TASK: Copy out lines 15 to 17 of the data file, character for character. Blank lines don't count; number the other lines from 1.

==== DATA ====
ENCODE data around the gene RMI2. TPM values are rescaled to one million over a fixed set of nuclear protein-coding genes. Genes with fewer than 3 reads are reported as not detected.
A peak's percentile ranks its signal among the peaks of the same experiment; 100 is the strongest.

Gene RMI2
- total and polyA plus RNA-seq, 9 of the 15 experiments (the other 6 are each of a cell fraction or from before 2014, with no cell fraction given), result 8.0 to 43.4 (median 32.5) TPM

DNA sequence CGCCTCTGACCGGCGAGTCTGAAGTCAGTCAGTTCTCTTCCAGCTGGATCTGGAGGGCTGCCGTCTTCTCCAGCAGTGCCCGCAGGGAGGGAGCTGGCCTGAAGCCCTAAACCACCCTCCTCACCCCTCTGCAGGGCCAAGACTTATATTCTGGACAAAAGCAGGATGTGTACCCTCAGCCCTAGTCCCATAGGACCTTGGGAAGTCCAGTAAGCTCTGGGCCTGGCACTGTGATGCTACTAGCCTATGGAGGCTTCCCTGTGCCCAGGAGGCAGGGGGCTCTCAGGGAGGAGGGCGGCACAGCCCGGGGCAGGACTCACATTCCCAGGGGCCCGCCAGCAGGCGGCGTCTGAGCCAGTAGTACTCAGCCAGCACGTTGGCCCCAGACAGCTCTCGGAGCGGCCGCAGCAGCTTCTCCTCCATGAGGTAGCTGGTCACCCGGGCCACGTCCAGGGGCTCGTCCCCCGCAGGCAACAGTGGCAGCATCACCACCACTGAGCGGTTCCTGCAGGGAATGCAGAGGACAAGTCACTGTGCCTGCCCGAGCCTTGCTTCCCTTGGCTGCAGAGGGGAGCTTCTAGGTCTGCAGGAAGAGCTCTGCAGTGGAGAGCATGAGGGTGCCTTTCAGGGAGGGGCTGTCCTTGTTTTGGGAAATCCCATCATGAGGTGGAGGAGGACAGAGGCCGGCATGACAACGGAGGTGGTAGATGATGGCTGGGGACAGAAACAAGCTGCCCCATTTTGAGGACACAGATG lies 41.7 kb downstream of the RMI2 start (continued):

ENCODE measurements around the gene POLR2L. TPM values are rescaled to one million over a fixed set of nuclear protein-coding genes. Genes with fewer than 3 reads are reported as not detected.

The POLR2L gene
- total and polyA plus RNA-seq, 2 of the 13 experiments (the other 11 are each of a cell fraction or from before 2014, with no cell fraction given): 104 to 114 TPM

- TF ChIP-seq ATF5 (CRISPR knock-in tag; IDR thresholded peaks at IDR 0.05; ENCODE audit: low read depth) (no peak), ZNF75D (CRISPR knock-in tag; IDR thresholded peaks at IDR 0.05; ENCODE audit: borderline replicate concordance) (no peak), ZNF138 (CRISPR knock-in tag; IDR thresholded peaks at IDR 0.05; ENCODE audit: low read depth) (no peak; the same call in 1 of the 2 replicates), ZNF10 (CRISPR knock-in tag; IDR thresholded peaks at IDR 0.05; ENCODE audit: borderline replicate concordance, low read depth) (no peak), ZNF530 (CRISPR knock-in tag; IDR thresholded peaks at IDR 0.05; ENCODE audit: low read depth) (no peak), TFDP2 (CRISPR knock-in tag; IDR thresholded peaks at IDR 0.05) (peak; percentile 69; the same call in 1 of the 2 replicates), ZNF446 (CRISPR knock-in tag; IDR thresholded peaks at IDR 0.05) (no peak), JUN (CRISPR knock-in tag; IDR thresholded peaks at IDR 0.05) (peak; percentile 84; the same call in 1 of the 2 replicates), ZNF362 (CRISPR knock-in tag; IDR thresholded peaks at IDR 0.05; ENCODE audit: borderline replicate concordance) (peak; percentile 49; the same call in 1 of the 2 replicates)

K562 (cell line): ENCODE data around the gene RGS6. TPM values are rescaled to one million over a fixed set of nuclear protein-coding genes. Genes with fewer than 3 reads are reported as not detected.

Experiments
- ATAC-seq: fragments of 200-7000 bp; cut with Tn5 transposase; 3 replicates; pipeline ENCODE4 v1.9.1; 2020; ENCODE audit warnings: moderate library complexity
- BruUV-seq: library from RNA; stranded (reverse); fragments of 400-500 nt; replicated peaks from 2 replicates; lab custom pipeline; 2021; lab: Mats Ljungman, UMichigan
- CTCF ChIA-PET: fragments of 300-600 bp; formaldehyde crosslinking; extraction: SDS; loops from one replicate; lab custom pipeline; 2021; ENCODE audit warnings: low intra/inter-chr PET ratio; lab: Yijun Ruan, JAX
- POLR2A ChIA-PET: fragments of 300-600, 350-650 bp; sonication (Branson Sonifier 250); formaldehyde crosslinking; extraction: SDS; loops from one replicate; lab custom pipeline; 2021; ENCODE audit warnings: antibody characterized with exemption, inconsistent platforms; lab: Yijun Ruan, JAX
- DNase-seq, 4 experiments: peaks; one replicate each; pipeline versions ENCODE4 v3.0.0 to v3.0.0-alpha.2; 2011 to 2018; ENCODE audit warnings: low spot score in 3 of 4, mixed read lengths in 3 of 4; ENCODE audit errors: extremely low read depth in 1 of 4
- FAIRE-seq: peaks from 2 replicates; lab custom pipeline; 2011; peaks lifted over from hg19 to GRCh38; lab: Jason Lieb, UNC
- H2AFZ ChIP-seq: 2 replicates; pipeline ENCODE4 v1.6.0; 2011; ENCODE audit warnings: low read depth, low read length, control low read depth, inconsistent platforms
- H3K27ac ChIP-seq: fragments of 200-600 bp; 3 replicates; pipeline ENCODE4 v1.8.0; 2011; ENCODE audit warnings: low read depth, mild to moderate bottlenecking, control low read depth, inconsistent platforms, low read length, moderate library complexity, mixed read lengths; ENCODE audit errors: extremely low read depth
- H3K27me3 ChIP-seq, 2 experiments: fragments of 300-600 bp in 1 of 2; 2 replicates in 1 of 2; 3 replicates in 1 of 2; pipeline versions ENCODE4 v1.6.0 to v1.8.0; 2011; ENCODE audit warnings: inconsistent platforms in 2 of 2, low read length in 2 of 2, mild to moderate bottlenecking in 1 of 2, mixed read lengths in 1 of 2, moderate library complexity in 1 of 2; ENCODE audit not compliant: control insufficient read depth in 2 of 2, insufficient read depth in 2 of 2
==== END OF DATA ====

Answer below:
- POLR2A ChIA-PET: fragments of 300-600, 350-650 bp; sonication (Branson Sonifier 250); formaldehyde crosslinking; extraction: SDS; loops from one replicate; lab custom pipeline; 2021; ENCODE audit warnings: antibody characterized with exemption, inconsistent platforms; lab: Yijun Ruan, JAX
- DNase-seq, 4 experiments: peaks; one replicate each; pipeline versions ENCODE4 v3.0.0 to v3.0.0-alpha.2; 2011 to 2018; ENCODE audit warnings: low spot score in 3 of 4, mixed read lengths in 3 of 4; ENCODE audit errors: extremely low read depth in 1 of 4
- FAIRE-seq: peaks from 2 replicates; lab custom pipeline; 2011; peaks lifted over from hg19 to GRCh38; lab: Jason Lieb, UNC